A Teacher's Writes

One teacher's thoughts on life, literature, and learning

College Course Evaluations as a Useless Measure

Michele Pellizzari, an economics professor at the University of Geneva in Switzerland, has a more serious claim: that course evaluations may in fact measure, and thus motivate, the opposite of good teaching.

His experiment took place with students at the Bocconi University Department of Economics in Milan, Italy. There, students are given a cognitive test on entry, which establishes their basic aptitude, and they are randomly assigned to professors.

The paper compared the student evaluations of a particular professor to another measure of teacher quality: how those students performed in a subsequent course. In other words, if I have Dr. Muccio in Microeconomics I, what’s my grade next year in Macroeconomics II?

Here’s what he found. The better the professors were, as measured by their students’ grades in later classes, the lower their ratings from students.

“If you make your students do well in their academic career, you get worse evaluations from your students,” Pellizzari said. Students, by and large, don’t enjoy learning from a taskmaster, even if it does them some good.

There’s an intriguing exception to the pattern: Classes full of highly skilled students do give highly skilled teachers high marks. Perhaps the smartest kids do see the benefit of being pushed.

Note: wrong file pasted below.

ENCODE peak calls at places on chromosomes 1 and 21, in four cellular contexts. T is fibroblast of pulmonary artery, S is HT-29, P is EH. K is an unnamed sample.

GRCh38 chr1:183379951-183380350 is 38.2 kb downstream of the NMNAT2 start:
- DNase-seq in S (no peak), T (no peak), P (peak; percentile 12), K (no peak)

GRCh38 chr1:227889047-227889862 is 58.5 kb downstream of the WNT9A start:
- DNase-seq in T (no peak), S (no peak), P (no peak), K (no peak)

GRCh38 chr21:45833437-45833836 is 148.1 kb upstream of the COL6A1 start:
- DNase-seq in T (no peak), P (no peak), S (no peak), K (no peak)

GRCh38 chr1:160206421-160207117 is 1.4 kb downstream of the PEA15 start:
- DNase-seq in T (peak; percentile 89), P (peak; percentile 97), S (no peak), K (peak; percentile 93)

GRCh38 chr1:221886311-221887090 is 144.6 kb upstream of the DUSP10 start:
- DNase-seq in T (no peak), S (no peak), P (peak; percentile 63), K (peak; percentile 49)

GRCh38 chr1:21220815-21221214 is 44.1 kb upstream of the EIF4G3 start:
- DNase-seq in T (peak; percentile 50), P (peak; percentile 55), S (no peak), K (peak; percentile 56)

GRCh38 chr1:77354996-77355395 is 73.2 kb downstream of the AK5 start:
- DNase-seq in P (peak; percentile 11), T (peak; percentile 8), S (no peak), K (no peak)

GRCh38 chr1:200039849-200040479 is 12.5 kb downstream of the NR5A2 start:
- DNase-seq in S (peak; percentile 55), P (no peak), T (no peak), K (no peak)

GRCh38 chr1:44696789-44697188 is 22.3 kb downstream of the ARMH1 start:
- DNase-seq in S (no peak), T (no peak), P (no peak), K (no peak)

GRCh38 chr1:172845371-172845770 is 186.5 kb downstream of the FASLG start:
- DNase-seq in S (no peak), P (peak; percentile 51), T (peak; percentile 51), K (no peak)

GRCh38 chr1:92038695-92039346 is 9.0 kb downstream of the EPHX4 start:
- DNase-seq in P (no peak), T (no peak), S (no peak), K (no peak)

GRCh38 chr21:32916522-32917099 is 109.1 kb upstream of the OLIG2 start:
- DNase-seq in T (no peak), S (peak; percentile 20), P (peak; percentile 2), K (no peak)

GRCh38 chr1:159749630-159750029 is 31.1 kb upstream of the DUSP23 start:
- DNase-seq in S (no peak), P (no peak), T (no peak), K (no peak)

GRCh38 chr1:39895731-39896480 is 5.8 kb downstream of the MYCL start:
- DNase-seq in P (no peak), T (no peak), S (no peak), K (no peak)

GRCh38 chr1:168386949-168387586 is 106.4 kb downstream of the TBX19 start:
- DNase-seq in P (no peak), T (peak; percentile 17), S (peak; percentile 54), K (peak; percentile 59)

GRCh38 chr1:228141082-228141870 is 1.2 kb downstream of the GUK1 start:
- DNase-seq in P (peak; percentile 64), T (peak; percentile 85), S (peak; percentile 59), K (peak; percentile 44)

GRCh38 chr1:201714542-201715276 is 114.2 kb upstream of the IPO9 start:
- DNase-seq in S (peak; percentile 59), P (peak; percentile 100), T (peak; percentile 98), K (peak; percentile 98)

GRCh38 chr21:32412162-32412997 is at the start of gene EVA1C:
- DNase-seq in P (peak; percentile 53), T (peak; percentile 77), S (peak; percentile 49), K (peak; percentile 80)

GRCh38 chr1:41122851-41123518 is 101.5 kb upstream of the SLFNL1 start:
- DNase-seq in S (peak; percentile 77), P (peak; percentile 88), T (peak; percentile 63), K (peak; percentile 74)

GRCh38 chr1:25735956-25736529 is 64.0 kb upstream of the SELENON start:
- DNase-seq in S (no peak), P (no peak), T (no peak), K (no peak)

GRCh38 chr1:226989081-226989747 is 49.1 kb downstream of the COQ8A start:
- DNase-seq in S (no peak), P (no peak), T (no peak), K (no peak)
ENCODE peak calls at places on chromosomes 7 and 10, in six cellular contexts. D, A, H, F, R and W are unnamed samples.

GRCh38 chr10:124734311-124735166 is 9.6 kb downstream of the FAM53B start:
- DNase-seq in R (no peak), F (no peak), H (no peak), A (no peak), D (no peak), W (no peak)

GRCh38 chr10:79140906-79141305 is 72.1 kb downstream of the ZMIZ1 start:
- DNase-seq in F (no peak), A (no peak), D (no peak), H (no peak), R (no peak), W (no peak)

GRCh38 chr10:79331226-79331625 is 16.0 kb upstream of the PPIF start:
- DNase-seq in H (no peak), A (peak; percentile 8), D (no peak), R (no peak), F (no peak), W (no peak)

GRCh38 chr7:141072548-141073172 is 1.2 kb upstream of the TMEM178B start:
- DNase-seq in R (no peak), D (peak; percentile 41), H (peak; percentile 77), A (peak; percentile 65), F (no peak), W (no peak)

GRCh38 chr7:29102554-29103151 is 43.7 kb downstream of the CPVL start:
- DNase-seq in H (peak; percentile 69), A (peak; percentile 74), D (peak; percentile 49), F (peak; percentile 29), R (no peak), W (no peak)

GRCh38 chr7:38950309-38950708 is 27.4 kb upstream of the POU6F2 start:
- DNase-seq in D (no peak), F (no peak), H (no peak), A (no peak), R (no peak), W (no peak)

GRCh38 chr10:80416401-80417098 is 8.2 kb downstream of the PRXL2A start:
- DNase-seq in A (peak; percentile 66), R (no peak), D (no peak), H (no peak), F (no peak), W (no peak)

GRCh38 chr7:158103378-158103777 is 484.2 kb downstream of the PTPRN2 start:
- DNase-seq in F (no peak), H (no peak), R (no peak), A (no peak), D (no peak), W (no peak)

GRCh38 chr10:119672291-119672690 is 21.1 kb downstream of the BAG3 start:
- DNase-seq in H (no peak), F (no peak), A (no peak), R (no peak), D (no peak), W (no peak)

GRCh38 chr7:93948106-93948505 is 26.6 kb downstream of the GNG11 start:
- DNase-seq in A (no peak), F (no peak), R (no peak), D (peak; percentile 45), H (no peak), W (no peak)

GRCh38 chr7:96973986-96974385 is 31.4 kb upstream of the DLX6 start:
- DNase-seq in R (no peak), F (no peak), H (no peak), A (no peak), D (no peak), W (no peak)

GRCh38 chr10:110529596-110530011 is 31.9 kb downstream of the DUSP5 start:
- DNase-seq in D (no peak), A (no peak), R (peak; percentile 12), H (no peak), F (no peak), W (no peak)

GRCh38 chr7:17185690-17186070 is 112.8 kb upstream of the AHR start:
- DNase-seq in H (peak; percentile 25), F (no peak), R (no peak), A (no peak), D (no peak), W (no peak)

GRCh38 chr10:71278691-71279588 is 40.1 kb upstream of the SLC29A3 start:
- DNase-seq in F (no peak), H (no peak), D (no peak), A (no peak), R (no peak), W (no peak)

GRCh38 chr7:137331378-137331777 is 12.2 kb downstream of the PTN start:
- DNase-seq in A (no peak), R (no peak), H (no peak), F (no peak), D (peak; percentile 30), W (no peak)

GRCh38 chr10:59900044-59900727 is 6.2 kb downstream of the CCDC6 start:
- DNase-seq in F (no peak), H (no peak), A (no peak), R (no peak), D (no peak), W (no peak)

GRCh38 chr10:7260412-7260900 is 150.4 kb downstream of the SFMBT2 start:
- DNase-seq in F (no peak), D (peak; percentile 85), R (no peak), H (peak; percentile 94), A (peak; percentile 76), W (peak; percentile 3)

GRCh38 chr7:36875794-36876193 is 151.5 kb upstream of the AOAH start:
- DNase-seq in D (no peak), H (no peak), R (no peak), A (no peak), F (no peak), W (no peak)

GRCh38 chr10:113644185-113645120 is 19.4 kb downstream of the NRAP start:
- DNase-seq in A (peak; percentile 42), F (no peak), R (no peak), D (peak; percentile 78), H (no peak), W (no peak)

from NPR. When I get discouraged about how K-12 schools evaluate teachers I need only consider how universities do it. I magically feel better.

Seth Godin’s Power Point Rules

Here are the five rules you need to remember to create amazing PowerPoint presentations:

  1. No more than six words on a slide. EVER.
  2. No cheesy images. Use professional images from corbis.com instead. They cost $3 each, or a little more if they’re for ‘professional use’.
  3. No dissolves, spins or other transitions. None.
  4. Sound effects can be used a few times per presentation, but never (ever) use the sound effects that are built in to the program. Instead, rip sounds and music from CDs and leverage the Proustian effect this can have.
  5. Don’t hand out print-outs of your slides. They’re emotional, and they won’t work without you there. If someone wants your slides to show “the boss,” tell them that the slides go if you go.

from Seth Godin’s “Really Bad Power Point (and how to avoid it).” I think you can find good imagery without spending money, but you have to know how and where to look. If you don’t know what it looks like when you find it, you shouldn’t be creating these kinds of visual aids. I’ve also never been in a situation where a sound effect would have been helpful. But, oh, my, do I wish more people would understand the power of number 1.

Alan Noble sees The Road as validating faith in the transcendent

It’s difficult to express how remarkable this novel is. Modern readers expect a hopeless ending, an ironic ending, an ambiguous ending, or at best an ending that praises the human will to persevere in the face of a godless and hostile world, but McCarthy very intentionally validates the faith of his protagonist, a faith that is absurd from a secular perspective (for a lengthy treatment of this absurdity, see here).